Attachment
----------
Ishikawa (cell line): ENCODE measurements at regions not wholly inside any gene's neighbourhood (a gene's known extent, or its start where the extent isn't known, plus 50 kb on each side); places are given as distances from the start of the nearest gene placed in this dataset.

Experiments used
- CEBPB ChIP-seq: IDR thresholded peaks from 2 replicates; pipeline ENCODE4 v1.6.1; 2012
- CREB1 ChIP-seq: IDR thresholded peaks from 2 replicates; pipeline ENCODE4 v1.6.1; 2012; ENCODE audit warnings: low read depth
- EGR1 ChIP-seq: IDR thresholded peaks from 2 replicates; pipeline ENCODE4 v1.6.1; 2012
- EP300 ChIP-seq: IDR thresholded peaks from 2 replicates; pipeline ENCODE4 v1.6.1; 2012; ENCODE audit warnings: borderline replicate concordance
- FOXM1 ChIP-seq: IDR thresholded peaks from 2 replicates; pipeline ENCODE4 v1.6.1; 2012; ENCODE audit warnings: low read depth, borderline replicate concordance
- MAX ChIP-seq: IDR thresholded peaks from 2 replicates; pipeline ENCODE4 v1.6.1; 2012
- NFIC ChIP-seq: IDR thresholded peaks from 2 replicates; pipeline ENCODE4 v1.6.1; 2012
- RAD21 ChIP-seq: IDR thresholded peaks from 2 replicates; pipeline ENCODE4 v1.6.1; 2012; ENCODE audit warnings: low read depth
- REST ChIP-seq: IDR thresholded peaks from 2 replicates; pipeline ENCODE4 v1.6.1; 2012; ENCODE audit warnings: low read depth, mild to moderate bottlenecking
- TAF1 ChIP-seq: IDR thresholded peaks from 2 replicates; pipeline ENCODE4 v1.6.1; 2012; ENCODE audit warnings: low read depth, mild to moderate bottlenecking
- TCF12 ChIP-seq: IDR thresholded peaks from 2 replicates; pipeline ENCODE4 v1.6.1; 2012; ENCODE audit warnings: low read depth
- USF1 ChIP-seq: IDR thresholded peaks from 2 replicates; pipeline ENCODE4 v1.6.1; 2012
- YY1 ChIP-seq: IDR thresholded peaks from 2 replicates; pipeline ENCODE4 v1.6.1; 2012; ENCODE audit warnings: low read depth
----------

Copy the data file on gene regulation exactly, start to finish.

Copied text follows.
Ishikawa (cell line): ENCODE measurements at regions not wholly inside any gene's neighbourhood (a gene's known extent, or its start where the extent isn't known, plus 50 kb on each side); places are given as distances from the start of the nearest gene placed in this dataset.

Experiments used
- CEBPB ChIP-seq: IDR thresholded peaks from 2 replicates; pipeline ENCODE4 v1.6.1; 2012
- CREB1 ChIP-seq: IDR thresholded peaks from 2 replicates; pipeline ENCODE4 v1.6.1; 2012; ENCODE audit warnings: low read depth
- EGR1 ChIP-seq: IDR thresholded peaks from 2 replicates; pipeline ENCODE4 v1.6.1; 2012
- EP300 ChIP-seq: IDR thresholded peaks from 2 replicates; pipeline ENCODE4 v1.6.1; 2012; ENCODE audit warnings: borderline replicate concordance
- FOXM1 ChIP-seq: IDR thresholded peaks from 2 replicates; pipeline ENCODE4 v1.6.1; 2012; ENCODE audit warnings: low read depth, borderline replicate concordance
- MAX ChIP-seq: IDR thresholded peaks from 2 replicates; pipeline ENCODE4 v1.6.1; 2012
- NFIC ChIP-seq: IDR thresholded peaks from 2 replicates; pipeline ENCODE4 v1.6.1; 2012
- RAD21 ChIP-seq: IDR thresholded peaks from 2 replicates; pipeline ENCODE4 v1.6.1; 2012; ENCODE audit warnings: low read depth
- REST ChIP-seq: IDR thresholded peaks from 2 replicates; pipeline ENCODE4 v1.6.1; 2012; ENCODE audit warnings: low read depth, mild to moderate bottlenecking
- TAF1 ChIP-seq: IDR thresholded peaks from 2 replicates; pipeline ENCODE4 v1.6.1; 2012; ENCODE audit warnings: low read depth, mild to moderate bottlenecking
- TCF12 ChIP-seq: IDR thresholded peaks from 2 replicates; pipeline ENCODE4 v1.6.1; 2012; ENCODE audit warnings: low read depth
- USF1 ChIP-seq: IDR thresholded peaks from 2 replicates; pipeline ENCODE4 v1.6.1; 2012
- YY1 ChIP-seq: IDR thresholded peaks from 2 replicates; pipeline ENCODE4 v1.6.1; 2012; ENCODE audit warnings: low read depth